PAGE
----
Found sololearn and happy with that for now15
I've also started a Meetup group for students and self learners like myself.
Any advice for me? Anyone want to mentor?
I'm really enjoying this learning process. And am positive I've found a career that I will actually love. I want19
Holy shit man...
I know its supposed to be hard but I cant ignore how much I want to give up right now.
I've been learning JS for months now, doing daily algorithm challenges, going strong on my freecodecamp dev map and still, I feel like I might no be cut out for this.
It's been more than a week now trying to implement a minimax algorithm into my tic tac toe game. I can't, for the life of me its just getting more frustrating by the day and its driving me crazy! How the fuck am I supposed to ever get a junior webdev job if I can't do something as simple as this!, And I keep reading and reading the theory but I cant implement it into my code! It just makes me want to quit (again)!
I really need to work on my attitude...1
Why I try to ALWAYS use semicolons in JS:
In short, weird shit happens sometimes
So I'm doing a small project for freeCodeCamp, working with the Twitch API. I decided to make an array on the fly to append a few elements to a documentFrag in order after setting all my props. Forgot a semicolon. Apparently, Babel transpiles this:
info.innerHTML = (``)
[span, caret, info].forEach(elm => frag.appendChild(elm));
to this if you omit the semicolon:
info.innerHTML = ' '[(span, caret, info)]
this is why you should avoid relying on ASI, you're going to have to remember them in other languages out there, so for your own sanity, might as well get used to them. Just thought I'd share--who knows, might help a JS newb out there somewhere.5
I am a CS student. I can do core programming(like solving a basic problems) stuff pretty well but, I can't seem to understand UI design.
I was learning web development.
Learnt the basics of HTML, CSS then thought "let's make a simple website".
Couldn't design a single thing.
I mean i know the concepts how to implement forms tables navs etc stuff. But main problem is I can't think of good design.
Am I just not made for web dev or what?
How to be a web dev? I am following Angela Yu's udemy course, should i try freecodecamp?37
Where to start? I am trying to learn coding and found FreeCodeCamp today. Anything else you could suggest?8
I did the HTML5, CSS, Bootstrap and JQuery courses last week, and finally made my first frontend development project during this week!
Keep in mind that I didn't even made a mockup, I just started coding, so don't expect a crazy design lol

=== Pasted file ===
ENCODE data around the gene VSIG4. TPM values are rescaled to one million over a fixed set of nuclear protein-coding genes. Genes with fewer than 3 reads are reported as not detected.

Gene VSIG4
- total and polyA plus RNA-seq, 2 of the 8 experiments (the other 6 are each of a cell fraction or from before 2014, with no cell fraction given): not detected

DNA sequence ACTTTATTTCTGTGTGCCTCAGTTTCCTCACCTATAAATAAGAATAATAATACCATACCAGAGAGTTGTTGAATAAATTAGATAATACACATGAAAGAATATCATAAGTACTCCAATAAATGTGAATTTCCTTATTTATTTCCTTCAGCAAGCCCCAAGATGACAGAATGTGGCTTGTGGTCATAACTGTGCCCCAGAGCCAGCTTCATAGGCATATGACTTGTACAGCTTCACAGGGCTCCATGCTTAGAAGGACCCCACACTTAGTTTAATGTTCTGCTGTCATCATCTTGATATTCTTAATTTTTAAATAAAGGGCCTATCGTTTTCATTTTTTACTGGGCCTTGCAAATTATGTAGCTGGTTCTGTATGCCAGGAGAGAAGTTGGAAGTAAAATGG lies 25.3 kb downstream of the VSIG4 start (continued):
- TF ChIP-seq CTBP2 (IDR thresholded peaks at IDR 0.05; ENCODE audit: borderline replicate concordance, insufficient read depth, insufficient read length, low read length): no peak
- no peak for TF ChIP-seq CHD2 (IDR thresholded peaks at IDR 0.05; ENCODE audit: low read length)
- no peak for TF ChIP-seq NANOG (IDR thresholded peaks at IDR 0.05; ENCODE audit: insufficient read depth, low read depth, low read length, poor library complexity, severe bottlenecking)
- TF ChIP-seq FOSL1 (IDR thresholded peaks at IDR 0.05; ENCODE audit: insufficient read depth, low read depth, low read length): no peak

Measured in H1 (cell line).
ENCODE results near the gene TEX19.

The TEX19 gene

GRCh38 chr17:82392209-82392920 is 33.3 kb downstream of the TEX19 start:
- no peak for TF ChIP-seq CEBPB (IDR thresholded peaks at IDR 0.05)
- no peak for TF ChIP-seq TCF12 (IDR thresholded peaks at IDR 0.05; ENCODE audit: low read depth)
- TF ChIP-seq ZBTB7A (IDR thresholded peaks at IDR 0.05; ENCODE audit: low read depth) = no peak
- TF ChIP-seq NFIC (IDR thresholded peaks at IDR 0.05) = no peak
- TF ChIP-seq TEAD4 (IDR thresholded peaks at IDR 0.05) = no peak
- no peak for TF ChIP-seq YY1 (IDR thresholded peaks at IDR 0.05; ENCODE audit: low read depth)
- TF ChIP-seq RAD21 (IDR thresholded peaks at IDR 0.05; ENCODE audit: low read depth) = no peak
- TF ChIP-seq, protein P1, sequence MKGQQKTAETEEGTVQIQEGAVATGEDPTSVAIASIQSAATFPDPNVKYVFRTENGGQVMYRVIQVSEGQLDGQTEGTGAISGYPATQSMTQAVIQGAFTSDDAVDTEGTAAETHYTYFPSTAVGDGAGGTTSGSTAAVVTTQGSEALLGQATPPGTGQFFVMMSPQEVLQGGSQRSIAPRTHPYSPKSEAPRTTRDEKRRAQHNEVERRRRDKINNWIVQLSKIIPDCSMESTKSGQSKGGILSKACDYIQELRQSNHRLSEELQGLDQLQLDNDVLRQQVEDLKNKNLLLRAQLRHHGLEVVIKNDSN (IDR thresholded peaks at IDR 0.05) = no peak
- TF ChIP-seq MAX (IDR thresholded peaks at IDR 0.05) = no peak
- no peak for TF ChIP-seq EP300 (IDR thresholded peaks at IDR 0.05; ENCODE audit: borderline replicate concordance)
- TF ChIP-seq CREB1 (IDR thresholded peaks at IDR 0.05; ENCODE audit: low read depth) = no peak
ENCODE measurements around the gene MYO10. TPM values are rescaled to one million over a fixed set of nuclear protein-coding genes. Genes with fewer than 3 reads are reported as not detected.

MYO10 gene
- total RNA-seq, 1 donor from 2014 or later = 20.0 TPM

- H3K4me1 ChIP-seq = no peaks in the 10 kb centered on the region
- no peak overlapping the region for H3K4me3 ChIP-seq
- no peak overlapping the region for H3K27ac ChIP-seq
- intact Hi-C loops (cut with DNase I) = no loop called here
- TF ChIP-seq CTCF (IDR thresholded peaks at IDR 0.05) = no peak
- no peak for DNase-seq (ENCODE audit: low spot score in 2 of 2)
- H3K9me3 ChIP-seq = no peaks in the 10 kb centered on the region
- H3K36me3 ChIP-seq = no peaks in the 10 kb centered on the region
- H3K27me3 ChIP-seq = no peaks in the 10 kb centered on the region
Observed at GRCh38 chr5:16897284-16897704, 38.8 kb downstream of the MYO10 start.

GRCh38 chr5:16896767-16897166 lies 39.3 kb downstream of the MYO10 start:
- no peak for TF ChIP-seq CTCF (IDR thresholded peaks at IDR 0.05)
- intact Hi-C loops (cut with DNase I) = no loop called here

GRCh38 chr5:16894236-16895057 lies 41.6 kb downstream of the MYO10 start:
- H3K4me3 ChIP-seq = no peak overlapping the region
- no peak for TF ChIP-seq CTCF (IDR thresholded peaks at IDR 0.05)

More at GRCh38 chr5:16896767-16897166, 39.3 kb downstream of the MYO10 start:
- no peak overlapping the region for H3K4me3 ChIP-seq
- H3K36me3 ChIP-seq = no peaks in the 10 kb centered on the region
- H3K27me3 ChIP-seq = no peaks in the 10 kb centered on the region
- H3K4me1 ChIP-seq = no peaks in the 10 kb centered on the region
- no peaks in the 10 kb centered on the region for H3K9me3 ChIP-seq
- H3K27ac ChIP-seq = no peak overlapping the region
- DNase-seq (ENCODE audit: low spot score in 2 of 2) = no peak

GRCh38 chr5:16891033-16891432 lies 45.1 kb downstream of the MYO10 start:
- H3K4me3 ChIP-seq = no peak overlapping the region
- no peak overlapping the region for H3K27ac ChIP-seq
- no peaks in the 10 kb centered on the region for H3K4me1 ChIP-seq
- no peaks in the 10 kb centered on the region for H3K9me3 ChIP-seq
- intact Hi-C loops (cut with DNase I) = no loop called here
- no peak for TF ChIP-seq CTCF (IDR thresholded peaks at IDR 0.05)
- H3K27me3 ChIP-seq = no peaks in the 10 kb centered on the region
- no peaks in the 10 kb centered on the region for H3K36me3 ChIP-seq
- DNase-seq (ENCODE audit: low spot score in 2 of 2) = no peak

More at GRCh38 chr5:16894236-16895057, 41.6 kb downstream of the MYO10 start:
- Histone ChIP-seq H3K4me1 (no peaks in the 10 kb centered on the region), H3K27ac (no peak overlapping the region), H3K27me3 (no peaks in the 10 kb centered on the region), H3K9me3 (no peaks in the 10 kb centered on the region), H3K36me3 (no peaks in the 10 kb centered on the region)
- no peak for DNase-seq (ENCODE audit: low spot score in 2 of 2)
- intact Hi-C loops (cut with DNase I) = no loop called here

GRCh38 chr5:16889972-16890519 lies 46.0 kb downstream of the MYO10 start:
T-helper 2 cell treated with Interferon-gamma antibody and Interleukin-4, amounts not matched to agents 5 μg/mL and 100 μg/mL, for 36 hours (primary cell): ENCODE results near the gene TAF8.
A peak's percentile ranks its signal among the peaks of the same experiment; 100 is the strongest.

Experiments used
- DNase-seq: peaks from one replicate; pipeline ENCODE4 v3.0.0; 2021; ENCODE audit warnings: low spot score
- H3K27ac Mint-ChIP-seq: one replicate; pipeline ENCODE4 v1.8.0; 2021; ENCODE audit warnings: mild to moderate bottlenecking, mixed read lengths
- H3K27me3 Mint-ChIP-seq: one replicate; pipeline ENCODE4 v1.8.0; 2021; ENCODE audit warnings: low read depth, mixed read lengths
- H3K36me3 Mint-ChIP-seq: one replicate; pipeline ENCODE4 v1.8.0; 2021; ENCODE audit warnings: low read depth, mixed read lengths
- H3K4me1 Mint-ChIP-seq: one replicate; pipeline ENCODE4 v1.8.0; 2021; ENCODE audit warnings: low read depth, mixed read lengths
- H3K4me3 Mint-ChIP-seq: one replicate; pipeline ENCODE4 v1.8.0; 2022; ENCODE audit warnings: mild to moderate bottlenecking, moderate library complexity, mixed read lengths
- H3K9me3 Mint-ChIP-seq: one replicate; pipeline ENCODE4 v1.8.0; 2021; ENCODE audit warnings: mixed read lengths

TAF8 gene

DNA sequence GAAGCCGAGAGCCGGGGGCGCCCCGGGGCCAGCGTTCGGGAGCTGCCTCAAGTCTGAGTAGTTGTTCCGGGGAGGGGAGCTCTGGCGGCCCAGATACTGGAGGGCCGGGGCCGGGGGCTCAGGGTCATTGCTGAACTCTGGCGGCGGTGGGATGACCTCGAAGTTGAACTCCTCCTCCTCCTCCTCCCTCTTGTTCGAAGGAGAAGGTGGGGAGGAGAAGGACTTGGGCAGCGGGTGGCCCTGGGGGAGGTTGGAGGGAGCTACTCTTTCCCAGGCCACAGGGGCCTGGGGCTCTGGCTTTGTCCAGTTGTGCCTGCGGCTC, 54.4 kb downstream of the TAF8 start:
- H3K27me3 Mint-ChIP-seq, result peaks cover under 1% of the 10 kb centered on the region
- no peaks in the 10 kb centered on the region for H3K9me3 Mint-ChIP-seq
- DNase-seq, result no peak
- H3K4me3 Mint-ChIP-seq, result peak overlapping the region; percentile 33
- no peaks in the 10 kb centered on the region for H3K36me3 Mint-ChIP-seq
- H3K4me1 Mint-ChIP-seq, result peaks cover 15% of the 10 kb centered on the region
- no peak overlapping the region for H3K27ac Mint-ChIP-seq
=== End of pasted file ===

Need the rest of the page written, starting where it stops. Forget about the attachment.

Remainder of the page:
What do you think?
Ps: I hated codepen.io. Started there, and continued on VSCode!9
Udemy, Skillshare, Coursera, Pluralsight, and FreeCodeCamp are all kinda garbage.
Has anyone tried Team Treehouse?
I have a strong feeling that Udacity is the best thing that I've ever discovered in my learning life.
Can you share other online courses I haven't mentioned? Thanks.12
On freecodecamp I'm now at the point where I have to build a full functional website.. It's getting excited yooooooo1
What could possibly be wrong with me if I had to look at almost every single answer of the Basic Algorithm Scripting exercises on FreeCodeCamp? I spend days tying to solve some of them and just couldn’t. Had to look at the answers. Then I try few days after and maybe remember half of the answer. How can I change this?3
Does anyone blog or post on dev topics / tutorials, and if so what platform do you use these days?
- Medium is just full of aggressive paywall crap these days - not interested.
- Freecodecamp is more geared towards tutorials, though I wouldn't be against this - but seems like it's mainly geared towards "getting started" tutorials, and there's no way to comment on articles either.
- dev.to seems to be more of a "Twitter for devs" rather than a blogging platform.
- Blogger is as good as dead.
- Self-hosted platforms require me to maintain them, and I can't be arsed with the SEO side of things.
Anything I'm missing? Apart from to give up and do something more worthwhile with my time of course...6
I have a question, and I need your opinion.
I'm taking a Multimedia course, but it has more subjects besides web dev and app dev.
So, becouse I really want to learn more, I'm taking the FreeCodeCamp course.
I'm enjoying it, and making a web project alongside it (with the help of the bootstrap documentation of course)